Life Issues
The Honor to Be Dishonored: Rejoicing Even in Our Trials
Oct 1, 2019

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Many Christians in the United States are finding it difficult to live out their faith. In a recent Barna study, 60 percent of American evangelicals reported experiencing opposition from their surrounding culture. As societal values and morality have shifted, these Christians have felt caught in the transition. They see traditional Christian values mocked in the public square and those who express them facing rejection and financial loss. In light of this cultural pressure, some Christians have chosen a path of silence. Others have questioned their traditional beliefs. A few have spoken up and faced the consequences.

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In the face of hostility or even discrimination for the sake of Jesus, we can rejoice.

What is the answer to this problem? How should we as the church in America react to the increasing animosity toward our faith?

Jesus answered this question in His introduction to the Sermon on the Mount: “Blessed are you when people insult you, persecute you and falsely say all kinds of evil against you because of me. Rejoice and be glad, because great is your reward in heaven, . . .” (Matt. 5:11-12). According to Jesus, our response should be joy. How can this be?

In the face of hostility or even discrimination for the sake of Jesus, we can rejoice because:


Throughout the book of Acts, the early church endured painful opposition as they spread the Good News of Jesus’ resurrection. At one point, the apostles were brought before the ruling council and then beaten and charged to no longer teach in the name of Jesus. When they were released, still bloody and bruised from the scourging, they went out “rejoicing because they had been counted worthy of suffering disgrace for the Name” (Acts 5:41). For these men, it was an honor to be dishonored because it meant they were identified with Jesus.

Right now, Christians around the world are facing this same kind of abuse at an unprecedented rate. For some believers, it looks like imprisonment, torture, and even death. For others, it looks like discrimination, alienation, and online shaming. In both cases, Christ promises that the opposition we face for His sake will only increase.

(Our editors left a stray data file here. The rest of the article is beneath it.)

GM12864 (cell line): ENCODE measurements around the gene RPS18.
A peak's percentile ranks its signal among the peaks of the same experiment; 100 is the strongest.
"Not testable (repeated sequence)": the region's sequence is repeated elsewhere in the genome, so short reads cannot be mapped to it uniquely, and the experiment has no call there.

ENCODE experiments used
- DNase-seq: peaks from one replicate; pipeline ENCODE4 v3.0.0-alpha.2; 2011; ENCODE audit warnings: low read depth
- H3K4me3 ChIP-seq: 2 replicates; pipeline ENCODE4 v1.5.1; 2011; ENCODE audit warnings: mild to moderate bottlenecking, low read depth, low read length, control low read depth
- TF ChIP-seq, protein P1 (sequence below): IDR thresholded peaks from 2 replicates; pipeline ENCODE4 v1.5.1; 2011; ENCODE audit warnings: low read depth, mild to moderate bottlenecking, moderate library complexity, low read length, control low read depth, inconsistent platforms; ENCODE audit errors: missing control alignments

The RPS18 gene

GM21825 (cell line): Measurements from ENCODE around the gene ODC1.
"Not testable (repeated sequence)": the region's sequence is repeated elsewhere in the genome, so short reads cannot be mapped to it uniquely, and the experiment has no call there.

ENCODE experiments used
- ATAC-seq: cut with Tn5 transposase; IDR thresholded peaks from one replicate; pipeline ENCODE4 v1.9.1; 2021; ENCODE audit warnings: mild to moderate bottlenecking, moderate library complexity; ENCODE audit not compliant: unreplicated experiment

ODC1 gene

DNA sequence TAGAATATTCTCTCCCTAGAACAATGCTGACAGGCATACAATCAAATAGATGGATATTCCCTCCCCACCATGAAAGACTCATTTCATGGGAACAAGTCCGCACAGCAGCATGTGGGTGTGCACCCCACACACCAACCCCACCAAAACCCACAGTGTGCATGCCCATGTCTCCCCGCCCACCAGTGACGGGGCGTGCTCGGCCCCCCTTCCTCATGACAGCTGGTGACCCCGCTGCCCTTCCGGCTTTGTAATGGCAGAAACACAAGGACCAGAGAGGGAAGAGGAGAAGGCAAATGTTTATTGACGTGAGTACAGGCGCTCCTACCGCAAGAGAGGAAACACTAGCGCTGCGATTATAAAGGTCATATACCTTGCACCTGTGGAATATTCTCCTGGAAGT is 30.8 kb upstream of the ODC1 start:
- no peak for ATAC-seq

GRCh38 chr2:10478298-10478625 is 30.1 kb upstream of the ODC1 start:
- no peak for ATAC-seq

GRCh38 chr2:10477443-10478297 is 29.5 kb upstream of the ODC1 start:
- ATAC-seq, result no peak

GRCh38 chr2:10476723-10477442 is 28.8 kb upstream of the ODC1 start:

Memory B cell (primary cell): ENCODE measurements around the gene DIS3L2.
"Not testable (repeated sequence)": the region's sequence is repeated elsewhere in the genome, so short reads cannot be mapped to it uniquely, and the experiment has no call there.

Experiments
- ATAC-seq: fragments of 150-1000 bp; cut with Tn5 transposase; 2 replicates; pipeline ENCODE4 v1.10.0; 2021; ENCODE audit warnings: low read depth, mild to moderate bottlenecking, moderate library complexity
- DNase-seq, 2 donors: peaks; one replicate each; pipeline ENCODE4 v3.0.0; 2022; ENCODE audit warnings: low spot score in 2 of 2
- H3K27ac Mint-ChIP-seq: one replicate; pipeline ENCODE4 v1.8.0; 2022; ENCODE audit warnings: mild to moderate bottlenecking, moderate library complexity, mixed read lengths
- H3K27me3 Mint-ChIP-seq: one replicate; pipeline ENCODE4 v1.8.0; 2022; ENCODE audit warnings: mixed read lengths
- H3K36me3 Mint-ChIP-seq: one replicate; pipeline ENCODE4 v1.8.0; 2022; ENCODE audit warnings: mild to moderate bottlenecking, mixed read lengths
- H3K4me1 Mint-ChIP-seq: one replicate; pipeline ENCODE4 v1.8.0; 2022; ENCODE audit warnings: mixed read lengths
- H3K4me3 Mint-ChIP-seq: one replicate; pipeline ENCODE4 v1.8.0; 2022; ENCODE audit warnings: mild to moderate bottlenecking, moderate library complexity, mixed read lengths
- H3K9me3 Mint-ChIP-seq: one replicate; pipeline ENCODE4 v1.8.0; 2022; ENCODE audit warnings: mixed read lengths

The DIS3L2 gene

As we cling to Christ amid these increasing cultural pressures to deny His name, our anthem should be the same as the early church in Acts: gratitude for the honor of being identified with the true King—whatever dishonor the world may ascribe.


The apostle Paul was no stranger to suffering. He was beaten, stoned, left for dead, imprisoned, shipwrecked, and driven from more than one town. Yet his response to this suffering was to rejoice in the comfort he received from God. He wrote to the Corinthians, “For just as we share abundantly in the sufferings of Christ, so also our comfort abounds through Christ” (2 Cor. 1:5).

One of our struggles in the Western church is that we want God’s comfort without the discomfort of suffering for His name. But look at the early church and so many of our brothers and sisters around the world. They have experienced the priceless joy of losing everything for Christ. They have experienced the supernatural hope found only in a prison cell. They have experienced the inexplicable comfort of Christ because, in the throes of deep affliction, they have clung to Him and found He is indeed their all in all.